No attempt to understand or explain why some of the more fundamental aspects of their ‘wouldn’t it be nice’ futures have not materialised under present day capitalism. No recognition or sign posting of existing dynamics that would act to stop dead in their tracks fundamental aspects of their imagined futures.

    But I guess if participation in a pointless headwankfest that otherwise might have been fun if it had been honest enough to advertise itself as some sci-fi convention punting improbable futures is your thing, then hey.

    Just a little tip. Iain Banks is cheaper, better thought out, lasts longer and is honest about the need to suspend disbelief.

    • Puddleglum 4.1

      I’m with Bill on the ‘incrementalism’ question. As I’ve previously argued, almost none of the significant and, now, taken for granted improvements in modern society (and in the modern economy) did not arise from careful incremental adjustments to the status quo (e.g., suffrage, labour laws, human rights, public health, etc.). The ‘incremental’ movements in these directions that occurred were pushed by the ‘threat’ that came from radical and popular movements.

      If you think about it, it’s obvious. The bulk of people tend not to have their interests incorporated into elite decisions (in government or in the economy). By definition, their interests come to be labelled as ‘radical’ by elite opinion (which is not to say that there aren’t also other more idiosyncratic ‘interests’ that also get labelled as ‘radical’ – but that involves a quite different sense of the word ‘radical’). Too often, ‘incrementalism’ amounts to a justification for the continuation of injustice and oppression rather than some reasoned, evidence-based utilitarian calculation that ‘radical’ change would be too disruptive and so everyone would experience costs from the change.

  5. Puddleglum 5

    Oooops! Of course I meant “almost none of the significant and, now, taken for granted improvements in moderns society (and in the modern economy) arose from careful incremental…”

  6. Billy 6

    Aka moaning that the supercity structure will oust all of the carefully constructed Labour power structures across Auckland. But let’s talk about incremental change aka keeping the status quo and never getting anything done in Auckland.

    • lprent 6.1

      Idiot. Most of the cities political structure is dominated by C&R – national in disguise. I suspect they’re the ones who have the problem.

      • gitmo 6.1.1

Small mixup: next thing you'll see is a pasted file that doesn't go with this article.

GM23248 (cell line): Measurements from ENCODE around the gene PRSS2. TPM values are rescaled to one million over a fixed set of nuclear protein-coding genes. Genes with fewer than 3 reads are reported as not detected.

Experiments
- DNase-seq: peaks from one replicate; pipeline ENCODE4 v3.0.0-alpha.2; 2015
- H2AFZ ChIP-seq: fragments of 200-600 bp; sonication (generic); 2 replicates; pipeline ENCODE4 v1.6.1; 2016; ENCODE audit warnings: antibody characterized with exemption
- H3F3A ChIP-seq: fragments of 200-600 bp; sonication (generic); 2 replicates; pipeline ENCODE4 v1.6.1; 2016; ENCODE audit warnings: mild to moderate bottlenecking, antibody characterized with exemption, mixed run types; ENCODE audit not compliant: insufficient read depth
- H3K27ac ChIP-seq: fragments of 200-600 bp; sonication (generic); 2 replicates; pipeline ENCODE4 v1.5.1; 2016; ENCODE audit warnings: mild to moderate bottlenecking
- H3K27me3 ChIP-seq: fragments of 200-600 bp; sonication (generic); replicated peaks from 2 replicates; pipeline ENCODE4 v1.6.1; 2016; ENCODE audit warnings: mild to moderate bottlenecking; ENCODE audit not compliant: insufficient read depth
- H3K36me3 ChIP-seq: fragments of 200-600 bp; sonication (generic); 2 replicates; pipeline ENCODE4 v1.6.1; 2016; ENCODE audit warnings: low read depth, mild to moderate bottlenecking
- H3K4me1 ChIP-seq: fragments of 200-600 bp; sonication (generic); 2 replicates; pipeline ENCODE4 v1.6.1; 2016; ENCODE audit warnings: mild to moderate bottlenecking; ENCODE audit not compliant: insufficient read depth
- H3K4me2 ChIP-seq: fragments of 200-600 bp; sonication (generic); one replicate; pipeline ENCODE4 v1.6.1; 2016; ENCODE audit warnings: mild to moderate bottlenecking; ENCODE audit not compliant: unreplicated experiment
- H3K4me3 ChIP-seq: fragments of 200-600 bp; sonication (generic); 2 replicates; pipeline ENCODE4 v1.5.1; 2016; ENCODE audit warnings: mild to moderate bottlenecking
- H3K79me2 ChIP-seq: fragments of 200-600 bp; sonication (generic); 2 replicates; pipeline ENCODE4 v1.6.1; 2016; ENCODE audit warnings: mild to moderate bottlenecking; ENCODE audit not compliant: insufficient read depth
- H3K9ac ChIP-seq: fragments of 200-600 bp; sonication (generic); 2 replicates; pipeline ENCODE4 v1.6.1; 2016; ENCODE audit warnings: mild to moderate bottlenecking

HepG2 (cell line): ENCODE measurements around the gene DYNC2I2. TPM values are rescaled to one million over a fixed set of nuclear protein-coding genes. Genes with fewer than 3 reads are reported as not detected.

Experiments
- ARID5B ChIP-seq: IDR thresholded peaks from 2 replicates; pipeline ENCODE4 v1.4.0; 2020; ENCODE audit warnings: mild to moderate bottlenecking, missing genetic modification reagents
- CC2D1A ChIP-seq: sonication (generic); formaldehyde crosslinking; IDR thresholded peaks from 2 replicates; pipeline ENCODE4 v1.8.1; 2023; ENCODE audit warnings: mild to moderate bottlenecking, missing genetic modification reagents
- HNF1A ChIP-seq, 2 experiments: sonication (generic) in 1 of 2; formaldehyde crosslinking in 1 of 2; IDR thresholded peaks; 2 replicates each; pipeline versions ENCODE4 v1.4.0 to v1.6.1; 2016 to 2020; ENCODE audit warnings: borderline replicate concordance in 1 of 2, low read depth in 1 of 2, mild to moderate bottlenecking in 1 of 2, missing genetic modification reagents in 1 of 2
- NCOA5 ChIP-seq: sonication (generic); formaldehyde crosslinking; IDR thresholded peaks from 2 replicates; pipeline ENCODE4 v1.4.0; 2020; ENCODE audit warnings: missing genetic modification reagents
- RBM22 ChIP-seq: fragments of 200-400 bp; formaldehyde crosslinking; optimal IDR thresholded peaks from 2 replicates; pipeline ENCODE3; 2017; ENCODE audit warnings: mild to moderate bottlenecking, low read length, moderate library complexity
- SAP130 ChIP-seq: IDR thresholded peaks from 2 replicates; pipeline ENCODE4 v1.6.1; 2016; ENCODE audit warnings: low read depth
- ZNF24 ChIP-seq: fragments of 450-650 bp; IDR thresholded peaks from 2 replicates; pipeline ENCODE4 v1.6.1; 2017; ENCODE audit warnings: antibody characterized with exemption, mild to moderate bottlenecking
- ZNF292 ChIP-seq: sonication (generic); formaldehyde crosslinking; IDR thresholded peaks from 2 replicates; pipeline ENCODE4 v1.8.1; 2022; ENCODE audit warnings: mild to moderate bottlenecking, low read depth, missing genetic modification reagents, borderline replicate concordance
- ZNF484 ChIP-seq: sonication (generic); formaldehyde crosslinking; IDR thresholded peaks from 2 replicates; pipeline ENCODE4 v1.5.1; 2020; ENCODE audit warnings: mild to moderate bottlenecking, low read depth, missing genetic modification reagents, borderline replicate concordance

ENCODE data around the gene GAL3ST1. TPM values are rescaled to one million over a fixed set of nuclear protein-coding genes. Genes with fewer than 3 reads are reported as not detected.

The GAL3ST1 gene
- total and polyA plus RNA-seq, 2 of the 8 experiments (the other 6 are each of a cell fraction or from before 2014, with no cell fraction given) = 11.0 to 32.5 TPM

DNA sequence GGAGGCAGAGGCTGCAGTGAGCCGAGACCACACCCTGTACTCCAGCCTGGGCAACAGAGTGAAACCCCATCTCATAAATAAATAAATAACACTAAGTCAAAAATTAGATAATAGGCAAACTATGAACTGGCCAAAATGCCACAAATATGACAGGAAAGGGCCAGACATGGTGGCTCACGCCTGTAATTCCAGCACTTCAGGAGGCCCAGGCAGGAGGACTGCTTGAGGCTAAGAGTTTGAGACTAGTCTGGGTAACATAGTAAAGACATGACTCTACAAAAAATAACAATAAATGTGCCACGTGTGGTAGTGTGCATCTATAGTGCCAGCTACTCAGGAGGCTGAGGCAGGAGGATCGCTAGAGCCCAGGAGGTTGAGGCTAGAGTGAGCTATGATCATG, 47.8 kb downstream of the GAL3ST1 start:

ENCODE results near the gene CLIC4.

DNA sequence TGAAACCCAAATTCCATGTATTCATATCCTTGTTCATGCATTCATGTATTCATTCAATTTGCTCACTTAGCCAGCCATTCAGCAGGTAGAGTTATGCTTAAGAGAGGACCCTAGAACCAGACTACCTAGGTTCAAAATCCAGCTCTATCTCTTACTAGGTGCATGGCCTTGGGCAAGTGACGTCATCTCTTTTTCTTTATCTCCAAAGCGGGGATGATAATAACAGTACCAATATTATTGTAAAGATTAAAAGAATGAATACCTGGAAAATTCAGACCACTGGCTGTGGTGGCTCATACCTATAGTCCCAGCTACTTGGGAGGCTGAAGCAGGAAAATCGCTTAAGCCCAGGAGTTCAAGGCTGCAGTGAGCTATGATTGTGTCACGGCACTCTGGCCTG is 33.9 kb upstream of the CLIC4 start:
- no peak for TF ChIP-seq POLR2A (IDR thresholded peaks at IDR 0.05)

Eh Mike Lee, Len Brown, Brown Eye Bob and the drunk on the Northshore are on the C&R ticket ??.. news to me.

  7. lprent 7

    Mayors are just another councillor. They don’t weild significiant powers. Look at the makeup of the councils.

    Really g, looking at ‘headline’ figureheads and expecting them to exert much power is like getting key to do anything substantive

    • Billy 7.1

      Idiot yourself, did I say it was only labor? No but you were a little too quick with your invective huh, dickwad. Why don’t ya grow up.

      • lprent 7.1.1

        You didn’t specify what you meant. Perhaps if you got past acting like a troll and actually provided some information about what you think, then you would get an opinion related to that.

        In the meantime, in the absence of any written thought on your part, I’m sure that you’re still an idiot. I can only have an opinion on what you write…

        • billy 7.1.1.1

          Gee Lynn, you should to stop acting like a complete sociopath. Try yoga or something dude.

          [lprent: Yoga has this horrible tendency to make me suddenly realise that despised household chores are far more important than feeling my centre. However I could make an effort and behave far more like a sociopath just for you if you really want me to. I could do with the practice. ]

    • gitmo 7.2

      If that’s the case why is everyone so wound up about ensuring their man gets to be mayor ?

      Can’t say I give one whoever gets in as mayor and councillors they still trough like champions while putting the rates up year on year on year….. and resurfacing the same piece of road just before the end of the financial year.

  8. Rich 8

    The problem with incremental changes is that they can easily be reversed by a National government, as is happening now.

    Radical changes (as made by the Lange government in NZ, and Attlee and Thatcher in the UK) tend to persist because they take so long to unravel and become entrenched in society.

Links to post

Recent Comments

Recent Posts

1 2 3 8

  • Minister needs to do his homework
    Nathan Guy needs to do his homework, Labour’s Primary Industries spokesperson Damien O’Connor says. “Answering questions in Parliament today on the dairy sector, the Primary Industries Minister denied John Key wants to float Fonterra. ...
    1 hour ago
  • Minister needs to put the kibosh on dirty diesel